Multicast streaming may be a big win when you're only streaming the top
5 or 10 networks (for some value of 5 or 10). What's the performance
characteristics if you have 300K customers, and at any given time, 10%
are watching something from the "long tail" - what's the difference between
handling 30K unicast streams, and 30K multicast streams that each have only
one or at most 2-3 viewers?
1/2, 1/3, etc the bandwidth for each additional viewer of the same stream?
The worst case for a multicast stream is the same as the unicast stream, but the unicast stream is always the worst case.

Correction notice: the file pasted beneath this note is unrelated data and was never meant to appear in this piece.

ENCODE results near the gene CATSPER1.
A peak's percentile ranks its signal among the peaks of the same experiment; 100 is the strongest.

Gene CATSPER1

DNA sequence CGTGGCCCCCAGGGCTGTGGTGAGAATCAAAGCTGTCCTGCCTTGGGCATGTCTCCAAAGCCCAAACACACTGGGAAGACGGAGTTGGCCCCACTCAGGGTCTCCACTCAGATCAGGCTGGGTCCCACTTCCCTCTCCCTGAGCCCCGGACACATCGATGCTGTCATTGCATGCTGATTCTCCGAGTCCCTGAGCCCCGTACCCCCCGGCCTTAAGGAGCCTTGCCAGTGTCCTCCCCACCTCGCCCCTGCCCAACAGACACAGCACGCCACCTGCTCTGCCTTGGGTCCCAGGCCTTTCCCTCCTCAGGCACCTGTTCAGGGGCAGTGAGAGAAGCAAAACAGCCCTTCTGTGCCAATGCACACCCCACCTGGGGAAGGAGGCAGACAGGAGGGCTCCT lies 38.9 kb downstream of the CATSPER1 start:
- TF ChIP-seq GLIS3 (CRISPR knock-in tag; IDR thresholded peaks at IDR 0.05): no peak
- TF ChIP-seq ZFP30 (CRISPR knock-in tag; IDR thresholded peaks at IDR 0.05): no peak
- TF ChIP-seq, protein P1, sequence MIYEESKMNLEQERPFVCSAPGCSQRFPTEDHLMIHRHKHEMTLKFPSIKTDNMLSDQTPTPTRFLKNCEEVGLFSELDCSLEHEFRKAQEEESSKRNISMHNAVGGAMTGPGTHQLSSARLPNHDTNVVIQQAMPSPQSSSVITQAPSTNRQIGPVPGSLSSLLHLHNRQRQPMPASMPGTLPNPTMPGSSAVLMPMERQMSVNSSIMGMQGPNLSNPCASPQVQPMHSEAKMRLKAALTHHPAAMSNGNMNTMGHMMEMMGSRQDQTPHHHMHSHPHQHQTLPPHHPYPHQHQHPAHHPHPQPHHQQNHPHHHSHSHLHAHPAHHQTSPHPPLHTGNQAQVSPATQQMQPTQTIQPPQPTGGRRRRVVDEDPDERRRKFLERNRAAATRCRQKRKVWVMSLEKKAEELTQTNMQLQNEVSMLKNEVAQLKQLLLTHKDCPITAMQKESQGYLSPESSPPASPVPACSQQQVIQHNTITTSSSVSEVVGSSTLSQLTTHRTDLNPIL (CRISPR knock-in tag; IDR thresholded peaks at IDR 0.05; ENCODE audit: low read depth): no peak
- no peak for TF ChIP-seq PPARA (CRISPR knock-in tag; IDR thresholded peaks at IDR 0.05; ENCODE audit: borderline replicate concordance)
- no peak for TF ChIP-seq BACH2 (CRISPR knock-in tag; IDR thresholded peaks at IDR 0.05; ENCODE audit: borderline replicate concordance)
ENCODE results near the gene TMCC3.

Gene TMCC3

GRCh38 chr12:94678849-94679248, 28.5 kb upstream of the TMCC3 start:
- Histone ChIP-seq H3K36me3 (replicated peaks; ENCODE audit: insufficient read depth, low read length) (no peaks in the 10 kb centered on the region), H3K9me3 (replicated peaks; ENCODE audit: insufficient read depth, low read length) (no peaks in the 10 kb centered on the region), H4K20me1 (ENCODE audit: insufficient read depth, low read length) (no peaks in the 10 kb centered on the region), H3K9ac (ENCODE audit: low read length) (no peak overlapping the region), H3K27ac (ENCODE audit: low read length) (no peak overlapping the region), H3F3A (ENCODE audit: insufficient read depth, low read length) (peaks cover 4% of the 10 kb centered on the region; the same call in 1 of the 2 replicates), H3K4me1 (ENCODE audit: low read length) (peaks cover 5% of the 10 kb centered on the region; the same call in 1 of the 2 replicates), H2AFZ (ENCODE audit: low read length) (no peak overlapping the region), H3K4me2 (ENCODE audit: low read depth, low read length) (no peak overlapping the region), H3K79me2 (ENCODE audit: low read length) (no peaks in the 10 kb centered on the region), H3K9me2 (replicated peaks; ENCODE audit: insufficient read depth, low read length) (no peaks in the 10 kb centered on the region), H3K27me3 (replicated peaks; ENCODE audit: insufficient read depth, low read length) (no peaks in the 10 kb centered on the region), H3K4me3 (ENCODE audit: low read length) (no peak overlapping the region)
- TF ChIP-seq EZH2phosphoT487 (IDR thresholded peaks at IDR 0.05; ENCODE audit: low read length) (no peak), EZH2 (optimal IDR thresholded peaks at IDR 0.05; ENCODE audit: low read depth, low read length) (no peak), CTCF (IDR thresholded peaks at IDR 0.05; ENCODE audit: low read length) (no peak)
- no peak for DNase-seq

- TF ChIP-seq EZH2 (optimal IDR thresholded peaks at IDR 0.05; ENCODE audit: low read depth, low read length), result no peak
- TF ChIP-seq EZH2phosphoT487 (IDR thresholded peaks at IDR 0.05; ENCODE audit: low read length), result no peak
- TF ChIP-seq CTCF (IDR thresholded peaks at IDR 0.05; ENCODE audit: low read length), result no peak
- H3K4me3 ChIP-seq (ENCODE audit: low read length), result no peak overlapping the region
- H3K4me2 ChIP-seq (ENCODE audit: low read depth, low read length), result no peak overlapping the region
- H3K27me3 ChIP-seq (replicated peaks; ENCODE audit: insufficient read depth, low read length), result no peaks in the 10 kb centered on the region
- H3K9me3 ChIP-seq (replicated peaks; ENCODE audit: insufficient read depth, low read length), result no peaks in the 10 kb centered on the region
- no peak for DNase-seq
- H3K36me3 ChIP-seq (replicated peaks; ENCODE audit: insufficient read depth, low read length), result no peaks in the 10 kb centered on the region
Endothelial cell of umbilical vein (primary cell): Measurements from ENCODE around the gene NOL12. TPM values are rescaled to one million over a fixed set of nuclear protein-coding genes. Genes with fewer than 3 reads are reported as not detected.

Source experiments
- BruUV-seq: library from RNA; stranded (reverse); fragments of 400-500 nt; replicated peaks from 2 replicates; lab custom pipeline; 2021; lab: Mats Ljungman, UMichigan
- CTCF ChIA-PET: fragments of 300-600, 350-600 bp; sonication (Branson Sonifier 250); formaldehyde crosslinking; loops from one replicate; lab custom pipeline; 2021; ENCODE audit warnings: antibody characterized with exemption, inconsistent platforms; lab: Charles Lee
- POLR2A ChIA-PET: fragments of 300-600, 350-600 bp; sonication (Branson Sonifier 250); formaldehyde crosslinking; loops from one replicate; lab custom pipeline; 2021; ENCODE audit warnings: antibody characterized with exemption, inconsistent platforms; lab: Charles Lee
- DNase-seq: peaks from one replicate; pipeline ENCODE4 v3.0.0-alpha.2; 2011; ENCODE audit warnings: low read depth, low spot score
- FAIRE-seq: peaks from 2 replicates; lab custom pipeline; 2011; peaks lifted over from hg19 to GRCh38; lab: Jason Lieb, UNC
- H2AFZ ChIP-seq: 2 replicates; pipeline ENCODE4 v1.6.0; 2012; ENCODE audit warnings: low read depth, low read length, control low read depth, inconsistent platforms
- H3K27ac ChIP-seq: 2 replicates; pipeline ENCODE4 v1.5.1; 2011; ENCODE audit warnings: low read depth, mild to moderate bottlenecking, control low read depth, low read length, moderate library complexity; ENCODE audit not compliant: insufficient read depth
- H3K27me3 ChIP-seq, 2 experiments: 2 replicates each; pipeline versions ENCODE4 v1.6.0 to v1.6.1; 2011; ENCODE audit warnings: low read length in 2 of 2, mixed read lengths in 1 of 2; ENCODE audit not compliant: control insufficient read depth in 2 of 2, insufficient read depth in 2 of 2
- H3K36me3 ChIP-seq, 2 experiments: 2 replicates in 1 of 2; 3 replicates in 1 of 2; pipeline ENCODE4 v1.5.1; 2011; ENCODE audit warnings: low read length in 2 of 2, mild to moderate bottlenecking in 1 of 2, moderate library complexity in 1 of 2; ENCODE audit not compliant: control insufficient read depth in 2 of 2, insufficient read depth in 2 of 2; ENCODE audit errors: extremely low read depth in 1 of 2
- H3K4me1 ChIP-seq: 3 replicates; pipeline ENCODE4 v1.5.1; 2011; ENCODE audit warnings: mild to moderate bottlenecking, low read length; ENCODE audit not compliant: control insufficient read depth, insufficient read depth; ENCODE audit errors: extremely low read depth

Multicast doesn't have to be real-time. If you collect interested subscribers over a longer time period, e.g. scheduled downloads over the next hour, day, week, month, you can aggregate more multicast receivers through the same stream. TiVo collects its content using a broadcast
A "long tail" distribution includes not only the tail, but also the head. 30K unicast streams may be the same as 30K multicast streams, but
30K multicast streams is a lot better than 300,000 unicast streams.
Although the long tail steams may have 1, 2, 3 receivers of a stream, the Parato curve also has 1, 2, 3 streams with 50K, 25K, 12K receivers.
With Source-Specific Multicast addressing there isn't a shortage of multicast addresses for the typical broadcast usage. At least not until
we also run out of IPv4 unicast addresses.
There is rarely only one way to solve a problem. There will be multiple
ways to distribute data, video, voice, etc.